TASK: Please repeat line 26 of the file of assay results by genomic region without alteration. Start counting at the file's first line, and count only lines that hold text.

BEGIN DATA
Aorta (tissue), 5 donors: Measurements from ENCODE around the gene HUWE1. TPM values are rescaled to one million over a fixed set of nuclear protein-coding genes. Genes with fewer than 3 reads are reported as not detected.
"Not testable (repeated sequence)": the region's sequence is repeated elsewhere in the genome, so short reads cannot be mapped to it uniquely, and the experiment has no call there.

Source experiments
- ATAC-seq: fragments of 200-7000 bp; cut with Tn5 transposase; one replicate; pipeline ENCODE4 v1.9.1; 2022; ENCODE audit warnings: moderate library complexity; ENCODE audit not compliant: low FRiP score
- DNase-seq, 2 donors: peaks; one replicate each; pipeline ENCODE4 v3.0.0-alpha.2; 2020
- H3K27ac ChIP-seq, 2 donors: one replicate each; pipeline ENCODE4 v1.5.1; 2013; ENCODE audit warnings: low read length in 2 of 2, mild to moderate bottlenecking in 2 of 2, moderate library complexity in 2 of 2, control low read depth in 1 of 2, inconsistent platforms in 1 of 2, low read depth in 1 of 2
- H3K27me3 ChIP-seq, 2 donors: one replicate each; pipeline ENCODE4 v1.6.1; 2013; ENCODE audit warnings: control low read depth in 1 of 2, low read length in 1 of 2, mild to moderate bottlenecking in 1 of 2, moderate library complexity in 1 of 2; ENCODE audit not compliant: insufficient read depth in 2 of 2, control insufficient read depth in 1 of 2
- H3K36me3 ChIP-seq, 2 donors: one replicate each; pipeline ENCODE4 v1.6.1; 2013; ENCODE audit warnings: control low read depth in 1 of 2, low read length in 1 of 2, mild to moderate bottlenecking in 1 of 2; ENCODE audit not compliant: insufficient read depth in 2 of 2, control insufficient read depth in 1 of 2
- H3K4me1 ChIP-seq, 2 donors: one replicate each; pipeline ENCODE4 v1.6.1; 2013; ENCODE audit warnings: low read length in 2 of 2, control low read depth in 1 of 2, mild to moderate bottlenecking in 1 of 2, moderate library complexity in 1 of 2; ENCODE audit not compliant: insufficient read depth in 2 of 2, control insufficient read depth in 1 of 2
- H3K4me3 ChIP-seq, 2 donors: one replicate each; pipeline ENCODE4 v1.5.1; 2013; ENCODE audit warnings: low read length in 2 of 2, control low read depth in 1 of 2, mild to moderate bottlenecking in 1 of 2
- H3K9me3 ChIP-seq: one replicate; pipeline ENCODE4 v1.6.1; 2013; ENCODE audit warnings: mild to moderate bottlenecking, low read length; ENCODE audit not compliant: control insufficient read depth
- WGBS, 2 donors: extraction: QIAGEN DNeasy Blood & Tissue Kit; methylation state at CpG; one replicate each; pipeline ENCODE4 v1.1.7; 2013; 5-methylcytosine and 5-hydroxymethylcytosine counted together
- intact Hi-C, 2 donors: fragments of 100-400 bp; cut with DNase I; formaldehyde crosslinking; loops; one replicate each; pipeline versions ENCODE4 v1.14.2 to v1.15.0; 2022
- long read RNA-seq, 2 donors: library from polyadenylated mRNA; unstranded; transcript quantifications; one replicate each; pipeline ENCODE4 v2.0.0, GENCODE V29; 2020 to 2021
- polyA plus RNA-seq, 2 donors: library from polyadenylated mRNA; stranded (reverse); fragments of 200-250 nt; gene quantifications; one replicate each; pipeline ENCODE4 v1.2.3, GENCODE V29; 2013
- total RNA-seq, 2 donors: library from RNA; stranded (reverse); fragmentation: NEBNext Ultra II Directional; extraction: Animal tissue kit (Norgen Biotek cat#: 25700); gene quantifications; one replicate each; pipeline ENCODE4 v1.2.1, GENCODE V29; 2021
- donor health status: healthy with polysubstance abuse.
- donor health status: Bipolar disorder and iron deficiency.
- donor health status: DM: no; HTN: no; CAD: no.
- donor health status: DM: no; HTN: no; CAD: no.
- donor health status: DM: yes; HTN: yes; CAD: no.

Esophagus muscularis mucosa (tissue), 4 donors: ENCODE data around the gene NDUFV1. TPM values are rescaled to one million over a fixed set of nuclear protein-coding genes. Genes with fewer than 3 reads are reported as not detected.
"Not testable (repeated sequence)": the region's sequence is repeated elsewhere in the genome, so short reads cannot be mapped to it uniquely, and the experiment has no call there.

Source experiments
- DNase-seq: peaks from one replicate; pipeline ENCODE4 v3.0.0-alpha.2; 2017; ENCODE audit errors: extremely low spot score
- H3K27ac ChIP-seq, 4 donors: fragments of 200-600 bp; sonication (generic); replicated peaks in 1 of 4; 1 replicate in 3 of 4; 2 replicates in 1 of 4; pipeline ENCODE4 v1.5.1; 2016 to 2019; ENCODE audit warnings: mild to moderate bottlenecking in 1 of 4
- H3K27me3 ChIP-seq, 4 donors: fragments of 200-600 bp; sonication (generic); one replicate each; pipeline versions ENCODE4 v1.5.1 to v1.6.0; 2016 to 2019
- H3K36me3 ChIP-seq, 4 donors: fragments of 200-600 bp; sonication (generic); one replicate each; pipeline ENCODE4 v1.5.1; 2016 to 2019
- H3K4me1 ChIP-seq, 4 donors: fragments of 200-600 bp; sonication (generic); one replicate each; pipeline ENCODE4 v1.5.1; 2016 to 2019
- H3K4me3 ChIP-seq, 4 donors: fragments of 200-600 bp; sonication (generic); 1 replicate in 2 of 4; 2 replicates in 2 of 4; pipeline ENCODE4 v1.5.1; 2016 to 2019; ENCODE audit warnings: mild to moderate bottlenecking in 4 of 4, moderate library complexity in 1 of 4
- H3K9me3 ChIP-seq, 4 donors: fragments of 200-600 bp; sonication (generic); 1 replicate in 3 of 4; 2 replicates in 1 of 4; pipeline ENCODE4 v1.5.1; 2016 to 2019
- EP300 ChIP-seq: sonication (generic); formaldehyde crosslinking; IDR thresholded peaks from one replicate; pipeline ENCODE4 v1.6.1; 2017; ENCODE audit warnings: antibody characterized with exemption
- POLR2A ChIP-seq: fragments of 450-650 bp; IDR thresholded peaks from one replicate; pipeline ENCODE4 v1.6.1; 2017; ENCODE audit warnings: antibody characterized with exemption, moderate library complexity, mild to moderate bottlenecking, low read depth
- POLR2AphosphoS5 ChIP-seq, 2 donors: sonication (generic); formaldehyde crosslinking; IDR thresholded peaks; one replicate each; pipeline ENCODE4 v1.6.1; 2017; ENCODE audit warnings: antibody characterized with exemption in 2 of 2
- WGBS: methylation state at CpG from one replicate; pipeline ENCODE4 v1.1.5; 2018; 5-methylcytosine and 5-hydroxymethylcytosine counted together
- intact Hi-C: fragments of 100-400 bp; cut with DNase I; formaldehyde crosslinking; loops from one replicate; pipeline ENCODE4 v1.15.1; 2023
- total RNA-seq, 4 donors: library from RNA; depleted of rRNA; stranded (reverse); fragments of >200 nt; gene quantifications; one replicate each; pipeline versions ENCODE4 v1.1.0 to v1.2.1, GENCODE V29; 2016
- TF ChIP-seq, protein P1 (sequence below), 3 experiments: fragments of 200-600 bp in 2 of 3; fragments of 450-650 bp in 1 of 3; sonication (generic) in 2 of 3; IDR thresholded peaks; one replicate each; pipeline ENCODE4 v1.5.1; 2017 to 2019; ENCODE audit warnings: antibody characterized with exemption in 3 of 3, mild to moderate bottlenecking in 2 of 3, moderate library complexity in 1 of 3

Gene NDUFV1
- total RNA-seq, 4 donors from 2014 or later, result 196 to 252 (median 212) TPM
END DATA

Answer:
- H3K27ac ChIP-seq, 4 donors: fragments of 200-600 bp; sonication (generic); replicated peaks in 1 of 4; 1 replicate in 3 of 4; 2 replicates in 1 of 4; pipeline ENCODE4 v1.5.1; 2016 to 2019; ENCODE audit warnings: mild to moderate bottlenecking in 1 of 4